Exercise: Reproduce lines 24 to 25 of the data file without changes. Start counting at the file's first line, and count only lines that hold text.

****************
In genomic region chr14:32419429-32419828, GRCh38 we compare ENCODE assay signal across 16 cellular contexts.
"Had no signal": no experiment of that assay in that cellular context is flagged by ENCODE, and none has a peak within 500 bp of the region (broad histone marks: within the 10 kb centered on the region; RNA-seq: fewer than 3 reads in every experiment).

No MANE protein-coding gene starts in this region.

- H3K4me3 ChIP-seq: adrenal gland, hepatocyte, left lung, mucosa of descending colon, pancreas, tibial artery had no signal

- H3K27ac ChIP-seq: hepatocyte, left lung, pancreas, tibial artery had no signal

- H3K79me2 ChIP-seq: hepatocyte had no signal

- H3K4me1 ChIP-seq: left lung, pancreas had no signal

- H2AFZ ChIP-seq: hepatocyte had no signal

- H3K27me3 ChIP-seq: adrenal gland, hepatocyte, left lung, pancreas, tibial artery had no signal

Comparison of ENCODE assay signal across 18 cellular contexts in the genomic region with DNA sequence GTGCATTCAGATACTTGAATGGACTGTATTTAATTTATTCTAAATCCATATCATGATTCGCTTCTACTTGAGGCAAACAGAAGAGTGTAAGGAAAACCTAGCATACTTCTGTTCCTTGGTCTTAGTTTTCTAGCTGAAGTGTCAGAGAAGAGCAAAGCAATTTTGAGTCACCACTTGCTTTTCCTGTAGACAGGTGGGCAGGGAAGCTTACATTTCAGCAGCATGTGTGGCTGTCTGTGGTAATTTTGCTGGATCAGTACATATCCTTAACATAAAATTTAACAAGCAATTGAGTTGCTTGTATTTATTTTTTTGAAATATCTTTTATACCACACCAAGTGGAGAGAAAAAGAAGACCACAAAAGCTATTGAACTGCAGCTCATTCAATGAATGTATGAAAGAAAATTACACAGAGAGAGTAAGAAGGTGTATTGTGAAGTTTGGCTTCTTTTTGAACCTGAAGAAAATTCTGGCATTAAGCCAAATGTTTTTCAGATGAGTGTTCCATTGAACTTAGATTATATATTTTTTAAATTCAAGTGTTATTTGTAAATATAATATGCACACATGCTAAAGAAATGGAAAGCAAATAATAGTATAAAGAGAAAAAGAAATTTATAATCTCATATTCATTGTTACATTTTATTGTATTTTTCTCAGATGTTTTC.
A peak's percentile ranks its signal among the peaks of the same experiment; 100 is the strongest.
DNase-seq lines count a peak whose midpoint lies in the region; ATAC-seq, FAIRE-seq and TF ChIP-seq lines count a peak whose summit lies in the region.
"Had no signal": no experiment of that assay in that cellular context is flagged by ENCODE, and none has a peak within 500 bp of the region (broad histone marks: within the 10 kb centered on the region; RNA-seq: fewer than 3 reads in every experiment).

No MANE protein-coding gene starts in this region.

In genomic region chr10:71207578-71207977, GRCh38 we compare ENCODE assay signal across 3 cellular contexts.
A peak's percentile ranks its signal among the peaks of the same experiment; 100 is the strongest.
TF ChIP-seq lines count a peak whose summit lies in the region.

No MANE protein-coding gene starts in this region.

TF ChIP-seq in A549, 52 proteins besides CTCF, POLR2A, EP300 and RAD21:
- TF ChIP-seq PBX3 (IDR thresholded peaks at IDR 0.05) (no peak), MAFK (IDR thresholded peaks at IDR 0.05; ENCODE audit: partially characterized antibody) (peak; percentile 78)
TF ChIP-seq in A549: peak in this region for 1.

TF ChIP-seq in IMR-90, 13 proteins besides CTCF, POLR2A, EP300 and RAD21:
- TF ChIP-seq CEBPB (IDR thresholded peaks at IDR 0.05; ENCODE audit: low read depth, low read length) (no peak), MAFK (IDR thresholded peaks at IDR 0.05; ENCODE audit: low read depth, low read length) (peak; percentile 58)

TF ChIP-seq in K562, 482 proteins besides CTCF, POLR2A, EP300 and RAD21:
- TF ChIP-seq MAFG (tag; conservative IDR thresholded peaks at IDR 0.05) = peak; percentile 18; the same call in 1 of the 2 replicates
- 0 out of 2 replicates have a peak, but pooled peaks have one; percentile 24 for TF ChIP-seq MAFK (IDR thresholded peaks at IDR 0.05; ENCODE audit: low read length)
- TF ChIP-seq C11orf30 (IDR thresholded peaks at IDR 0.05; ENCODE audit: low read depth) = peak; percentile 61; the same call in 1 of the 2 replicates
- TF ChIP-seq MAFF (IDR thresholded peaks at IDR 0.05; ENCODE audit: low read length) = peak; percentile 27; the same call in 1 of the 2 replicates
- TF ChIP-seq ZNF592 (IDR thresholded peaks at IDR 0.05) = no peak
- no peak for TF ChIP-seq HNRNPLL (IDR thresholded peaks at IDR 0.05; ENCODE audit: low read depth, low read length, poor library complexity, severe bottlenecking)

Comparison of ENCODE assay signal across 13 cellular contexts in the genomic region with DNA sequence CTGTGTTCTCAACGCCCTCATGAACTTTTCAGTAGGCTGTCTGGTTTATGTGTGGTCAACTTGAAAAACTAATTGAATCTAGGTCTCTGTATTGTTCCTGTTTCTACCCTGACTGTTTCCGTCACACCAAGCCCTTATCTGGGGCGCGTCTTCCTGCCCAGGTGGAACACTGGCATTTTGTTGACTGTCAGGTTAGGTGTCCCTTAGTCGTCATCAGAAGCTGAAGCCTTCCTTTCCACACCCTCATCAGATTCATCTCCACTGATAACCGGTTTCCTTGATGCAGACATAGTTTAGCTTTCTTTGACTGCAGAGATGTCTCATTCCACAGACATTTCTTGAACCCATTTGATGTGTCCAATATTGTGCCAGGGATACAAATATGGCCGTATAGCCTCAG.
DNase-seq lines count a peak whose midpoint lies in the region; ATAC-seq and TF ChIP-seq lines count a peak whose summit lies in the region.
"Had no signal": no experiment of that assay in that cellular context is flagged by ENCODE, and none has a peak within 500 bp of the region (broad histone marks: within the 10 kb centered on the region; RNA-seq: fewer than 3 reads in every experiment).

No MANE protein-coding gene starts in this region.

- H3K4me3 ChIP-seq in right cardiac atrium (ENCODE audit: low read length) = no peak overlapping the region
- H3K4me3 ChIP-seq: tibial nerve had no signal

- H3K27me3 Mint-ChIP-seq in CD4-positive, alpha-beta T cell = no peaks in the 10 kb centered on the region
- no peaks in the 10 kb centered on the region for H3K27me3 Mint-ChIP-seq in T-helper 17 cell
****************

TF ChIP-seq in K562, 482 proteins besides CTCF, POLR2A, EP300 and RAD21:
- TF ChIP-seq MAFG (tag; conservative IDR thresholded peaks at IDR 0.05) = peak; percentile 18; the same call in 1 of the 2 replicates